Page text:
- Streetwise: 100
Marking the first hundred columns of Streetwise. - by Frank Dunnigan
- Streetwise: Remembering When
The little clues in obituaries that identified old-time San Franciscans. - by Frank Dunnigan
- Streetwise: Time it Was, 1967
Memories of San Francisco as it was fifty years ago. - by Frank Dunnigan
- Streetwise: San Francisco‘s Women Supervisors
A list of women who have served on San Francisco‘s Board of Supervisors. - by Frank Dunnigan
- Streetwise: A Corner of History
The story of Stern Grove. - by Frank Dunnigan
- Streetwise: Back Home Again
The past and future of Parkmerced. - by Frank Dunnigan
- Streetwise: Fast Away the Old Year Passes
Memories of neighborhood christmases through one house for sale. - by Frank Dunnigan
- Streetwise: When I'm 64
Returning to St. Cecilia School for 50th eighth grade class reunion. - by Frank Dunnigan
- Streetwise: Neighborhood Shopping
The transition of shopping from the corner store to downtown to online. - by Frank Dunnigan
- Streetwise: Ghost Streetcar Lines
Retired west side streetcar lines remembered - by Frank Dunnigan
Streetwise - Stop, Look, Listen
by Frank Dunnigan
The San Francisco Chronicle reported recently that Commodore Sloat School has resurrected its School Safety Patrol, with Alice Fong Yu and Lakeshore Schools next in line. While there are now "paid adult supervisors"—don’t ask me what that’s all about—it’s good to see that an important program has returned.
The School Safety Patrol was established in the 1920s by the American Automobile Association in response to a large number of vehicle accidents involving schoolchildren—generally reported in gruesome detail in the newspapers of the era.
In the past, most students longed for the job from an early age, and the mere threat of exclusion kept many of us in line during our formative years. In recent times, though, the concept of "drive-through" drop-off/pick-up became so commonplace that the program was dropped, thus denying many youngsters an important rite of passage.
Thinking back, most of us breezed through our first dozen years, facing only the challenges of getting out of bed, washing and dressing, scarfing breakfast, and walking to school. Moms and Dads generally did all the heavy lifting, while most of us had relatively carefree childhoods. Along about 6th Grade, however, we began taking on some real responsibilities that impacted others—assignment as a traffic girl or boy.
Once selected, at about age 12, we received on-the-job training from older students who were moving on. In addition to the task of looking out for others, we also learned how schools and workplaces transition over the years, with newcomers filling slots as more experienced people progressed into other activities.
Armed with a yellow-orange cap and a white canvas belt across the chest, the duties were straight-forward—standing at curbside, arm held out horizontally to keep the pedestrians out of the street, and looking both ways to ensure that there was no oncoming traffic. Then, turning and extending the arm 90°, pedestrians would be allowed to cross safely.
There was a ritual to folding the belt and securing the hat within the folds to make a single package. We were told to keep these items clean, and some truly fastidious kids learned ironing at an early age to maintain a crisp image. Those assigned as sergeant, lieutenant, or captain of the squad were also responsible for scheduling, plus filling in for absences. This was perfect training for many who later came to be responsible for staff coverage in high school organizations or at some future employer. Attending the annual review (at Golden Gate Park’s Polo Field in 1964 for me) was a highlight of elementary school days.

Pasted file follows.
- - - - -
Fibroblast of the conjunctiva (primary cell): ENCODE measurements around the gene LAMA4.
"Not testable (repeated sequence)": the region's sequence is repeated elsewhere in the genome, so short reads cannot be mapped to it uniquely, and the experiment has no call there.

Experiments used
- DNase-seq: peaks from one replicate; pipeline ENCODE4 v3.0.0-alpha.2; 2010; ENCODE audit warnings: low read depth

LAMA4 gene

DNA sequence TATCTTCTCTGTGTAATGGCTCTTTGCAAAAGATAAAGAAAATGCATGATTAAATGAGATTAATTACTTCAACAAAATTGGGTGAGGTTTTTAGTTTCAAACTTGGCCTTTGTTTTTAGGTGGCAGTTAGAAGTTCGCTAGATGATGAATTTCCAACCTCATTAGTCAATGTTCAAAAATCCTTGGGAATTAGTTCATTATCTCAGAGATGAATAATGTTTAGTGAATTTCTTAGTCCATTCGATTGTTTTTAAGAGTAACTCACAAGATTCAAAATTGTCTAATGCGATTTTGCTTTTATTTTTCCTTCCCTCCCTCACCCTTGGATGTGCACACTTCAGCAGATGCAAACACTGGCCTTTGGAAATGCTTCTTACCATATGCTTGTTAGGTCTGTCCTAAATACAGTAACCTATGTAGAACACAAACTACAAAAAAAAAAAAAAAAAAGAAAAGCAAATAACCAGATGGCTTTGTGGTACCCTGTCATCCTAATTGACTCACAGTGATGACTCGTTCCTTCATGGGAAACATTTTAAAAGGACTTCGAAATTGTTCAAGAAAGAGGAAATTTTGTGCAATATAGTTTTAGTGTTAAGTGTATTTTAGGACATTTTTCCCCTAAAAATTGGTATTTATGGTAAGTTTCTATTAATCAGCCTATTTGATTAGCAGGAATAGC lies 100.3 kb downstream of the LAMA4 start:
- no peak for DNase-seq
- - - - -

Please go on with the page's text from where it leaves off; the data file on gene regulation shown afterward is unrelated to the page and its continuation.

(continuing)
Fond recollections spanning six decades have been posted on the Western Neighborhoods Project message boards—one of the longest-running continuous threads—beginning eleven years ago. Note that while some recall the role as traffic boy, nearly one-third of these comments have come from former traffic girls who served as far back as the 1950s:
Jim, 2003: I was a traffic boy at Commodore Sloat in 1939. It was an honor to be selected… We got to go to school early and stay late. We were issued a hat and a white belt that went across your chest. If it was raining, we wore a yellow raincoat and hat. My post was Junipero Serra [Boulevard] and Ocean [Avenue], which was a busy intersection. We learned safety, responsibility, discipline, and courtesy. It was a good experience and served a great purpose.
Rick, 2003: Officer Plant from SFPD traffic division, whose job it was to oversee all the traffic boy squads in the district, often cruised by in his patrol car. If we saw Officer Plant we would give him a snappy salute and he would return it, which made us feel important. One of the big perks involved free movie passes, good for the Parkside, El Rey, and Empire theaters.
Judy, 2003: I was on the traffic patrol in the mid-1960s. I recently ran across the program from one of the parades at the Polo Field. I felt so proud to be a part of that.
Trevor, 2003: Attending a little private school at 46th and Irving, I was a crossing guard and remember the parade. This was in the mid-seventies and it was at the Polo Fields. All schools were represented—public, Catholic, and some private. Our little school had six crossing guards. Seeing groups of twenty or thirty crossing guards representing one school was daunting.
Ron, 2003: I also was a traffic boy, in 1955 at Jefferson. I remember everyone tried to have the stiffest caps—washed with starch.
Leif, 2003: I was on the school traffic patrol at Jefferson in 1951-52. The traffic patrol was only open to boys in the 5th and 6th grade. I still have my yellow cap and white belt. I also have the lieutenant’s badge I wore because I was one of the squad leaders in the 6th grade. The school traffic parade was held at Kezar Stadium in the 1950s. A few weeks before the date, we were released from class for a few afternoons to practice marching. Our instructors were ROTC students from nearby high schools—how we tried to impress them with our marching. Several years later, I had further experience… when I was attending George Washington High School and in the ROTC program, was selected to be one of the marching instructors for a school in the Richmond District.